I have always thought that portrait artists, right through the early twentieth century, made it a kind of game, almost a resume item, when they painted a client: the sitter's laces, velvets, satins, pearls, rubies, the clothing and upholstery created more interest than the face. Think of Ingres' "Portrait of Madame Moitessier," or the portrait of a young Queen Victoria by Sophie Lienard... we linger on the embroidery.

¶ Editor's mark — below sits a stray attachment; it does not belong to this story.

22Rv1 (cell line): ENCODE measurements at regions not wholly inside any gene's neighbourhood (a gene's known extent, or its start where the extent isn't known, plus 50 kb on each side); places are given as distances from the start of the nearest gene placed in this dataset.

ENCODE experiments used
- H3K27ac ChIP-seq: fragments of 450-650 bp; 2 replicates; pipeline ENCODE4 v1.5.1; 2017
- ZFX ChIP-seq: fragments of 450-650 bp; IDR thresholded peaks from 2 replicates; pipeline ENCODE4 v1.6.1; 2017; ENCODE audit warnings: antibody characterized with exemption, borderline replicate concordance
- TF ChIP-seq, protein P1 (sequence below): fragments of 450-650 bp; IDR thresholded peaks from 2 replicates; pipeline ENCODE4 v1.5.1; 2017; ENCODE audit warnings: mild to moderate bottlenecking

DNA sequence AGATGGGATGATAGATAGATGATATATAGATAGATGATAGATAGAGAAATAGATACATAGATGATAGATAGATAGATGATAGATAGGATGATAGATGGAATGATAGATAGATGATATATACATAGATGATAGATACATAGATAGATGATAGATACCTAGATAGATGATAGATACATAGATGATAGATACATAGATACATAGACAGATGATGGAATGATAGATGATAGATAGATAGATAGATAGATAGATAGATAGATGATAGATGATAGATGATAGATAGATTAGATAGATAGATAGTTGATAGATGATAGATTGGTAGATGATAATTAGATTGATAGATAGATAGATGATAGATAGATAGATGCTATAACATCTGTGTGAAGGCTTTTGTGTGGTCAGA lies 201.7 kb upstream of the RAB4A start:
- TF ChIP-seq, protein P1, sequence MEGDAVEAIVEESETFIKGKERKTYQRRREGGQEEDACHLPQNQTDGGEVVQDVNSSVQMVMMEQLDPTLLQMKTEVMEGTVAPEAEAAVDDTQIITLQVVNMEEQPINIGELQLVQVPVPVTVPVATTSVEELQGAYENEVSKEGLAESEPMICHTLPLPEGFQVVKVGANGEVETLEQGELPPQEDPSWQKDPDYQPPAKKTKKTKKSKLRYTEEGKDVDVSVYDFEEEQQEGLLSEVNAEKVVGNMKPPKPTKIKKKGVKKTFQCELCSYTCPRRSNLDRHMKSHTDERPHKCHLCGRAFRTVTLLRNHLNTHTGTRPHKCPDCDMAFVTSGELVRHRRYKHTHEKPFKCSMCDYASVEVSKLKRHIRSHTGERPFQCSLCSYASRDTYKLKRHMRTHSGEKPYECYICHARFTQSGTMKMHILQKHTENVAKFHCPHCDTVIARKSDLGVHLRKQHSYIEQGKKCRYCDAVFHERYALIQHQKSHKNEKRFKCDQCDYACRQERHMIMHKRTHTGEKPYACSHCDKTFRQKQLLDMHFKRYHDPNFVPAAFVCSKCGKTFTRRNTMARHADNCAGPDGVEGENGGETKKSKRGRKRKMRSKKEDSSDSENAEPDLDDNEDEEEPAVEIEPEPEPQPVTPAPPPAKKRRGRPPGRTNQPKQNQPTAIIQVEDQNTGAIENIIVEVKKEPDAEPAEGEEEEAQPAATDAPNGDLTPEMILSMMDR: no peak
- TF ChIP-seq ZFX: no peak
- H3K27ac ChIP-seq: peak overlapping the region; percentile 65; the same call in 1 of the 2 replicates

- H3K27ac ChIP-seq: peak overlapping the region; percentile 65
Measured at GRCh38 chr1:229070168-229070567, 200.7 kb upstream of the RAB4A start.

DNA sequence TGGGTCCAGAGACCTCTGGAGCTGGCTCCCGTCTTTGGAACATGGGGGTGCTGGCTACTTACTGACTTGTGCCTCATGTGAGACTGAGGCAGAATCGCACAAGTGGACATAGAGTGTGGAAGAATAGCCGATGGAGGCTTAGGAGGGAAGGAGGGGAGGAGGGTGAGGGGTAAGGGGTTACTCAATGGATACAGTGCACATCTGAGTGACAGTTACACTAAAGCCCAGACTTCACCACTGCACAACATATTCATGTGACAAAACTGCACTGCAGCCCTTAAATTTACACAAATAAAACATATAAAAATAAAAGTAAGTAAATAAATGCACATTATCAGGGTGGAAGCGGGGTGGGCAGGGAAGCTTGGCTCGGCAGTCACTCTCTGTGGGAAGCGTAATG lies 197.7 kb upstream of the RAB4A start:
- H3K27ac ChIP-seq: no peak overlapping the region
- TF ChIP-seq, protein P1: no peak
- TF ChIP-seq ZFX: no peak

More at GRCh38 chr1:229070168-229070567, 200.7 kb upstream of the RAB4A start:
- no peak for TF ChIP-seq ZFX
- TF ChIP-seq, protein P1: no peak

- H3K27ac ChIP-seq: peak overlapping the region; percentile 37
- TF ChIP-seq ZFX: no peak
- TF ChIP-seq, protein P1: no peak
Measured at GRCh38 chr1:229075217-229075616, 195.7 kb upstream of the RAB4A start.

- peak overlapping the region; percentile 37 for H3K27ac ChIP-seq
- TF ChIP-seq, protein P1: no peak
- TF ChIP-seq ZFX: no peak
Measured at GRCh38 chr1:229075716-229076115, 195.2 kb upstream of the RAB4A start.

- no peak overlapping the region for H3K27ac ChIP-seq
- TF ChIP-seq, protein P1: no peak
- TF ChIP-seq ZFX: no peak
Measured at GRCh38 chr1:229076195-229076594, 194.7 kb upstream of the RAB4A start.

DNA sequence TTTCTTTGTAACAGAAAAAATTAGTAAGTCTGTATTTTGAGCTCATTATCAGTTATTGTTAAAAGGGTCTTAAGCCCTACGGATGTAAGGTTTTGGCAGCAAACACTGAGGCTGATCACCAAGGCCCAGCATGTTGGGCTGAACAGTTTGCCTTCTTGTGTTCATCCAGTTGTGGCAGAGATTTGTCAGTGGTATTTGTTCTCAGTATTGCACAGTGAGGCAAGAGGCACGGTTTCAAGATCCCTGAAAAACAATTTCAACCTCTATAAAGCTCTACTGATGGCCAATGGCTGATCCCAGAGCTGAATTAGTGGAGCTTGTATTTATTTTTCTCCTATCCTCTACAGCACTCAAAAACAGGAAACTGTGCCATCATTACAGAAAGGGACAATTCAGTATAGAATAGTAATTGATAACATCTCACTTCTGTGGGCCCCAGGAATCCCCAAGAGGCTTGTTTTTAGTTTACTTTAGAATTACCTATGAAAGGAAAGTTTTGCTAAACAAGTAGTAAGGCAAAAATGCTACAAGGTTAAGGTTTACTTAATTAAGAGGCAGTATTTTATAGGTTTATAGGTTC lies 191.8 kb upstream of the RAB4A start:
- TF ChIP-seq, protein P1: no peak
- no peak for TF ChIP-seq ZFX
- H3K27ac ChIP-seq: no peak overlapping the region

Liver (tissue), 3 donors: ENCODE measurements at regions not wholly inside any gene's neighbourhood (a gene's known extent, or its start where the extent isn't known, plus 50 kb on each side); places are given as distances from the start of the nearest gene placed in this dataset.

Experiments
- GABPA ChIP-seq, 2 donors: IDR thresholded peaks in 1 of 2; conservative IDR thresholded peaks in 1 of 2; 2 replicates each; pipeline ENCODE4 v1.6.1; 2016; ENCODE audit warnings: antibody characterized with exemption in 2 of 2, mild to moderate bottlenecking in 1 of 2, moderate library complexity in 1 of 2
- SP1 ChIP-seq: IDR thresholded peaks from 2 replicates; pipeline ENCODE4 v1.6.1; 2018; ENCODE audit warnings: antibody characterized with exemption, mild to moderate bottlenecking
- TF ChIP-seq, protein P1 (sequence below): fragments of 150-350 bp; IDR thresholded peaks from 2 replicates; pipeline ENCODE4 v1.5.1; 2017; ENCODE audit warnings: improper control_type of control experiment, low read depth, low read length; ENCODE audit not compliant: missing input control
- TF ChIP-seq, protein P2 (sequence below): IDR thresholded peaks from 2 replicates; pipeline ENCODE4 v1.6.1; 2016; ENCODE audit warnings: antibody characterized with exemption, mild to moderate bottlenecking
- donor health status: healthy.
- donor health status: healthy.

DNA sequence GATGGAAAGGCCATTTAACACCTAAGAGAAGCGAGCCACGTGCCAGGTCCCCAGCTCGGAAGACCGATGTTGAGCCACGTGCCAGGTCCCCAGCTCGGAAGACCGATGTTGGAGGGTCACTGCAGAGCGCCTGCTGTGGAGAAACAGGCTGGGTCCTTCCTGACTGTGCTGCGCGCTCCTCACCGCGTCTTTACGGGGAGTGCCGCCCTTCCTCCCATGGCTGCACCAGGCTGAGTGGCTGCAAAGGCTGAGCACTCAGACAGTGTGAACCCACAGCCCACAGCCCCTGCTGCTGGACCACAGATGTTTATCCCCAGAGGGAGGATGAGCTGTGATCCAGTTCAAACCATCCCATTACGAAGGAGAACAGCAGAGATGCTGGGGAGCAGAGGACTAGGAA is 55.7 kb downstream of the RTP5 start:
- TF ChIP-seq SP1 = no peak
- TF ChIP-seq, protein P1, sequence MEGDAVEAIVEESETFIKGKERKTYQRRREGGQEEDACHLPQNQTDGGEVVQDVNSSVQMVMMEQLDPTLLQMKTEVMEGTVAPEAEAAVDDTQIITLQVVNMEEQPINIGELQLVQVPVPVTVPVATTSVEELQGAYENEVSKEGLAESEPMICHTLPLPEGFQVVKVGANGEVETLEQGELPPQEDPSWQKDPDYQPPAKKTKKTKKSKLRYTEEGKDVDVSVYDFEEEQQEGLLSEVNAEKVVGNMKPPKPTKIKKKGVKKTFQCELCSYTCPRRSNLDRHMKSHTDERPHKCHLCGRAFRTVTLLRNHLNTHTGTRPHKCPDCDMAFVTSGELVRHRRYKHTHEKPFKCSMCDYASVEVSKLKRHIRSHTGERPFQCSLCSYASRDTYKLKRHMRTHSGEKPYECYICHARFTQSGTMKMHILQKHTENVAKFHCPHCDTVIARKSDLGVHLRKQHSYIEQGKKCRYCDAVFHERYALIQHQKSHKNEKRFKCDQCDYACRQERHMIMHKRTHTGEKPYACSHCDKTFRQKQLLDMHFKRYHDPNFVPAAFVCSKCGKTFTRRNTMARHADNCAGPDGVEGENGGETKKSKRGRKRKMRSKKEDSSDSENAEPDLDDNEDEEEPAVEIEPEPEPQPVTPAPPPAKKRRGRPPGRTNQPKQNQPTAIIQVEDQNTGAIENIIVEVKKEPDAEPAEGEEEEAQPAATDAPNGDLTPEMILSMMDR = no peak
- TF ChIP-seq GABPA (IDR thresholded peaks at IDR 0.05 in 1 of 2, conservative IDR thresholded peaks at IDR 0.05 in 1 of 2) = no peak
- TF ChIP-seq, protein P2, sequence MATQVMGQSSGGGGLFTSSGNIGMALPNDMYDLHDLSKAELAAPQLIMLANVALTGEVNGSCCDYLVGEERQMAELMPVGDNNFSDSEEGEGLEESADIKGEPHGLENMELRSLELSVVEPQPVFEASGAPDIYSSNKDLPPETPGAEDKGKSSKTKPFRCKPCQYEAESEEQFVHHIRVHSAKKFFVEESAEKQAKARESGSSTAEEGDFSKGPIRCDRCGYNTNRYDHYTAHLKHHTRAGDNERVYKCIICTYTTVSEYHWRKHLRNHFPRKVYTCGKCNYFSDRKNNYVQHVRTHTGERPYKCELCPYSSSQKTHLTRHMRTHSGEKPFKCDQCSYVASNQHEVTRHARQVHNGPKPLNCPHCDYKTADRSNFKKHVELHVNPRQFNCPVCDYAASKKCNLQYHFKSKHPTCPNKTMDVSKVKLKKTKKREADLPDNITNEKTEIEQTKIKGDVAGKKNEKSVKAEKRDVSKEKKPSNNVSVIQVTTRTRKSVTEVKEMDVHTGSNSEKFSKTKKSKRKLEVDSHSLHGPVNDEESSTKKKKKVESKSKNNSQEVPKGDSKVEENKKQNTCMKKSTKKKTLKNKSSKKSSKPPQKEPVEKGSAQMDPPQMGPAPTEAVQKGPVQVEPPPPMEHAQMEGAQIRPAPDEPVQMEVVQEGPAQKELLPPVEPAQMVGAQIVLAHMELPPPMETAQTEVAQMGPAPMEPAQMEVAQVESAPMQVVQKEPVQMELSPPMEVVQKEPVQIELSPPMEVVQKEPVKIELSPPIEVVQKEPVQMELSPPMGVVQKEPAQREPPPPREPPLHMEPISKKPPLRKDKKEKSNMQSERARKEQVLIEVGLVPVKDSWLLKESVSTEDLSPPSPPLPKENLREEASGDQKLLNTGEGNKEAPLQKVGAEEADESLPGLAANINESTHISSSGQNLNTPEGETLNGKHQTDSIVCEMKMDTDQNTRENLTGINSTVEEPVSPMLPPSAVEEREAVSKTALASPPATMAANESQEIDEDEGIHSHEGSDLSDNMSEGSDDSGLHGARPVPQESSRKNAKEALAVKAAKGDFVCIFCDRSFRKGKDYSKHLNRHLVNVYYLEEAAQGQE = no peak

So I invented a painter who is working on a portrait, the Queen sitting before him, and he really doesn't care about the Queen's face. It is the details of her skirt that he tries to get right. The Queen herself does not know any of this, of course. But, in my fantasy, the skirt knows, and puffs itself up. Until, that is, a young model, a street urchin, wanders in a bit early for her sitting. She is the painter's true interest. Her face glows and he wants to finish up this damned commission so he can get to the painting he really wants to work on. And so, the Queen's skirt sees this and explodes.